Kate has two soccer games, then a birthday party.

Jacob has play rehearsal, both days, so [partner] is taking William to his travel baseball.

I guarantee you will not hear the following:

Well, the vacuum cleaner died on me – again – so it’s back to the Sears appliance repair in Framingham, where the kids and I will wait for three or four hours, likely missing the matinee of Benji that I told them we could see, maybe, if there was time.

If the Saturday errand is an artifact of a very different time, I think it merits some reflection. Perhaps even a requiem.

It may be that lavishing on our children all those reclaimed hours that technology “freed up” suggests a generosity, a desire to let them try new things and to witness it when they do.

And yet, as in every trade-off, something is lost.

Each time I slid into that back seat, on some level I was learning and accepting my place – in my family and in the world. And that place was appropriately sized to scale, which is to say: it was small. Not unimportant, not trivial, but small.

In the swirl of late 70’s and early 80’s suburban weekend commerce, I was a kid standing in line with her brother and sister, captive to what the adults around me were making happen so our family could function. All that activity had nothing – and yet everything – to do with me. While my wants were subjugated, my needs were being met in full.

Today, not only do we rarely force our kids to bear witness to the essential mundane, we become a staffing agency to ensure seamless coverage for their sports and social engagements.

To be sure, I love seeing them run, and dance, and play. But in this inversion of familial primacy, they have to be learning something very different about their station. It’s little wonder that when I “occasionally” tell Devan “it’s not all about you,” it has negligible impact. My actions- our family’s actions – drown out those words.

As a parent, I somehow failed to internalize, much less pass on, what my upbringing taught me: that there is a difference between focused, individualized attention, and love.

We’ve also lost the animating power of boredom. In all those errand-ing hours, boredom was a reality for me and my siblings, and also a challenge. Certainly, we nudged and sparred and farted on each other. We fought for the front seat and wrestled for control of the radio dial. We foraged through our mother’s black hole of a purse. We counted ceiling tiles and found animal shapes in their water stains. We tried to slip amusing items like Preparation H into the shopping cart to see if Mom would notice. My sister and I made up imaginary adult identities. One time she won a supermarket drawing under her pseudonym, “Sue Krutchlem,” requiring my mother to plead with the manager so Christine could get her prize.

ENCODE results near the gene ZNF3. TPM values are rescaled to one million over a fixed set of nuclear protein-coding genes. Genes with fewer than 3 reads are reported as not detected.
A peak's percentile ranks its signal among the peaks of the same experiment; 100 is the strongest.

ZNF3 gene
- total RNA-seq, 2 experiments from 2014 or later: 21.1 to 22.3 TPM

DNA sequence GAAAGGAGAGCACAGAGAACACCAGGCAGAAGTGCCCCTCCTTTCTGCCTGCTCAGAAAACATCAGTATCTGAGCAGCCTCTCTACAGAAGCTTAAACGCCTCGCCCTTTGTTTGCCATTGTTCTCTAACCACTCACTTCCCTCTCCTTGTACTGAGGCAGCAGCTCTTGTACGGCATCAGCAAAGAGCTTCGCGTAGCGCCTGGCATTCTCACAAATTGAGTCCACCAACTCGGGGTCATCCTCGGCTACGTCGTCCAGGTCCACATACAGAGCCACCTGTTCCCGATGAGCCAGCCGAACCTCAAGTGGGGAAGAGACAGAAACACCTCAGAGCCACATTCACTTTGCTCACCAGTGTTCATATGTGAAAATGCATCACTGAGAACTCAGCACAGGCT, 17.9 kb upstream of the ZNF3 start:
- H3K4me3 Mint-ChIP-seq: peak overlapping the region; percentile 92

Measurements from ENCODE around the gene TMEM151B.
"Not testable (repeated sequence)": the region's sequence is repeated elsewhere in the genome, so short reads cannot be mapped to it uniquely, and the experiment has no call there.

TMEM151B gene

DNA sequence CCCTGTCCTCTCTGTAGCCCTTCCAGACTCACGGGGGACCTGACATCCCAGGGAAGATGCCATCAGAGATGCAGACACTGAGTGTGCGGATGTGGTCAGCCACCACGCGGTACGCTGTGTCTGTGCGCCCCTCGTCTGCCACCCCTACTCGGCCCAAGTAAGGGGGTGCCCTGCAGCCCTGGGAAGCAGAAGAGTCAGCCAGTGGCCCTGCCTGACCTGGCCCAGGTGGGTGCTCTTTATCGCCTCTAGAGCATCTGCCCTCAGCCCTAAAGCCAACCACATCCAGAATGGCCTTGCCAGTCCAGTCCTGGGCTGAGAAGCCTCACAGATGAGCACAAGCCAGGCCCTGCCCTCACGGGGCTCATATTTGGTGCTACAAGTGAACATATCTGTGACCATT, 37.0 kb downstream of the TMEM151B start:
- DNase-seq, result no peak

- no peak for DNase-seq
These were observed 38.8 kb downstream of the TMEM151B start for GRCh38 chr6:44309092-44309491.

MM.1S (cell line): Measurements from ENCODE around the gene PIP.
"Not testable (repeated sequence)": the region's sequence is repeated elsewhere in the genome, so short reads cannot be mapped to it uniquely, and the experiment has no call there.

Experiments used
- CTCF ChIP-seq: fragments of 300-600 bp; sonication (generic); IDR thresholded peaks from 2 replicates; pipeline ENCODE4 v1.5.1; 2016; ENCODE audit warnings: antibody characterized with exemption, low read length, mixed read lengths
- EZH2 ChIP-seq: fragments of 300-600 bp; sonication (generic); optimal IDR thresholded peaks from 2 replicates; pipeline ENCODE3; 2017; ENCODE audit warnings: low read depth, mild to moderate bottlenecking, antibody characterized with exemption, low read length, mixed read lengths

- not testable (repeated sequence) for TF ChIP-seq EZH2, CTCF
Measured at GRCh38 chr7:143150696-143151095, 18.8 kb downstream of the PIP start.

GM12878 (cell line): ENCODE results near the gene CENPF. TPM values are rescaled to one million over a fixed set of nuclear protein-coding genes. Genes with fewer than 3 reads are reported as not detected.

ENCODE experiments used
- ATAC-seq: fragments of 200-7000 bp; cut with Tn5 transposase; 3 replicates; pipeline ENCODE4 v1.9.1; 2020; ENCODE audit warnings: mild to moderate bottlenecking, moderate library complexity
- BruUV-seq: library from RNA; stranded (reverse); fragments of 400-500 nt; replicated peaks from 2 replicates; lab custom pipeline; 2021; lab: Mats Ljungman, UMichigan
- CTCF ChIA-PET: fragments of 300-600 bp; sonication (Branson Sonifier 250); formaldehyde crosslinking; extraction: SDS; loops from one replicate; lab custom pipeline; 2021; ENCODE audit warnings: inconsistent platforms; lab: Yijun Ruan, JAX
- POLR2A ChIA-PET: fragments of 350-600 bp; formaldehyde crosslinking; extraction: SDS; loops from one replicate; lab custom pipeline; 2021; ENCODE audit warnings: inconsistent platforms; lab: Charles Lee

We were undeniably present. If you’d asked my mother at the time, she might have said we were a little too present.

Fast forward, and my kids treat boredom like a stinging insect that has just landed on their bare arm. Get it off! Get it off!!

And I am ashamed to say that Amit and I most often capitulate, ostensibly in the name of just getting through what needs to be gotten through.

The devices come out.

Silence.

Peace.

But ultimately, just absence.

My kids wait, but they don’t watch. Years from now, they won’t recall much detail about the few times and places where they had to just sit. After all, whether you’re at Target, or the waiting room at Jiffy Lube, or your brother’s dentist appointment, Minecraft always looks the same.

All those Saturday errands of my memory cleared the way for a very different Sunday. This usually involved going to see relatives, most of whom lived within an hour’s drive. A tough draw was a day we were due to visit my paternal grandparents, who had religious figurines on most surfaces and a paucity of good snacks. My siblings and I had to content ourselves playing in their bomb shelter.

But more often, we went to see our aunts and uncles and cousins in Burlington, or Wayland, or Woburn. The kids would disappear into rec rooms to play air hockey or, I am sure, sneak as much “screen time” as the UHF era allowed. We didn’t see the adults again until dinner.

My family would head home after nightfall, and the car was quiet. I remember looking up at the moon as we drove along the highway and being convinced it was moving alongside our car. I believed this far longer than a child with access to great public education should have believed it.

But occasionally, I was equally sure the moon was following the car just behind or in front of us. Maybe the moon had gotten confused. Or maybe someone in that other car needed the moon more than we did that night.

That’s the thing about boredom. In its vast expanse a young mind takes in her world, and even a bit of the universe.

We can’t let our kids lose this vessel. It should be theirs to fill, be it with mischief, or humor, or fear, or wonder.

We also need to resize their positions, at least a little. Center stage is heady, and bright, but life is rarely a solo act.

My weekends didn’t belong just to me, but they taught me about where and to whom and how much I belonged. And that this was my time to be small, and being small meant you sometimes had to wait.

Even for the moon.